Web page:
DSCVR System

Living Environments Laboratory, UW–Madison · May 2012 – August 2013

with Kevin Ponto and Ross Tredinnick

Virtual Reality Hardware Design and Project Planning

A LiDAR scan of a home shown on the DSCVR System, part of the vizHOME Project.

While at the LEL, Assistant Professor Kevin Ponto and I designed and built a room-sized hybrid reality environment (HRE) powered by off-the-shelf hardware.

Named the DSCVR System, this immersive display space lets students and researchers explore immersive design and visualization at scale.

We built the DSCVR System to prove that inexpensive virtual reality environments are a viable alternative to costly commercial systems. Based on our analysis, we have created a system whose performance rivals that of systems that are 20 to 100 times more expensive.

DSCVR is built from consumer-grade 3DTVs, gaming PCs, Kinect for Windows, and a modular aluminum frame. It supports high-resolution imagery, 4K videos, a variety of cluster software, and realtime stereo 3D graphics with head and body tracking.

DSCVR at a Glance

  • The system's 20 thin-bezel 1080p 3DTVs are perfect for finely detailed graphics and high-density data visualization.
  • Users wear light, inexpensive glasses to view images and explore environments in stereo 3D.
  • Kinect for Windows lets users interact with the system without wearing additional equipment.
  • The hardware cluster supports several open-source and free-to-use graphics applications, such as Unity, OGRE 3D, CGLX, VideoBlaster, and more.
  • The final materials cost is just over $40,000. Comparable systems cost $800,000 or more.

Structural Design

The DSCVR System is shaped like a half-cylinder for a reason. This arrangement creates a 4-foot-diameter "sweet spot" for viewers near the center of the system.

Why design the system like this? The combination of vertically mounted displays and a half-cylinder arrangement is what eliminates unsightly "image ghosting", or stereoscopic "crosstalk" artifacts, for viewers of varying statures, standing or sitting.

Any other solution to this problem would have been cost-prohibitive. For example, the state-of-the-art CAVE2™ at UIC relies on custom screens with modified polarizing filters to eliminate off-axis viewing artifacts. Hence, the size and shape of this innovative design are exactly what enables DSCVR to use off-the-shelf 3DTVs.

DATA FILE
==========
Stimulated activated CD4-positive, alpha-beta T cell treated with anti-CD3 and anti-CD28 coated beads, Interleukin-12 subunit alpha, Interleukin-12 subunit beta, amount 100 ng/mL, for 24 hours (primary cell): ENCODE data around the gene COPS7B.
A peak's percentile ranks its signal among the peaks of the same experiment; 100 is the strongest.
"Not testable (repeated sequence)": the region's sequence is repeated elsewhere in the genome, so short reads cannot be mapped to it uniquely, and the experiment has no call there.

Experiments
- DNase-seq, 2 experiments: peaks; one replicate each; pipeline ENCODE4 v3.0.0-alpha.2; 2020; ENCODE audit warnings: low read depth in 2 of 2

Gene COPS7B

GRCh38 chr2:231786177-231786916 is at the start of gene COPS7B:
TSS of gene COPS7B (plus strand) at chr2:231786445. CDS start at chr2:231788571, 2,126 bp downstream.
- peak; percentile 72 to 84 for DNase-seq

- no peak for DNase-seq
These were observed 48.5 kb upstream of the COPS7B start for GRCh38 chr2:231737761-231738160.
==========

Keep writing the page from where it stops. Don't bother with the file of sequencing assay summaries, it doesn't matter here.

An overhead view of DSCVR, showing the displays’ estimated viewing ranges and the center "sweet spot". Viewers in the "sweet spot" can see all of DSCVR's screens in 3D without any "image ghosting".

The DSCVR System was a challenging and exciting year-long project done in close collaboration with Professor Kevin Ponto. It involved significant research and development, requiring multiple design revisions, meticulous resource management, and extensive testing.

I was responsible for developing system hardware requirements, creating CAD models, budgeting resources and funds, contacting equipment vendors, validating design prototypes, and preparing software install media.

We experimentally validated our designs, signed off on equipment orders, attended planning meetings, assembled the final structure. We also published a final performance analysis and design review of the system in the Springer Journal of Virtual Reality.

Throughout the project we worked closely with multiple departments at UW–Madison, including finance, IT, architecture, and physical plant, in order to meet electrical, HVAC, safety, and computing requirements.

Ponto, K., Kohlmann, J., & Tredinnick, R. (2014). DSCVR: designing a commodity hybrid virtual reality system. Virtual Reality, 1–14. doi:10.1007/s10055-014-0254-0

The final system is truly a collaborative effort, and it would not have been possible without the time and dedication of numerous coworkers and colleagues who helped us.

We would like to acknowledge the support of the the Living Environments Laboratory, the School of Human Ecology, the UW-Madison Graduate School and the Wisconsin Institute for Discovery.

We would specifically like to thank Vito Freese for his assistance with installation and Patricia Brennan, Kendra Kreutz, Andrew Wagner, John Hilgers and Roberto Rengel for their support and assistance in this project.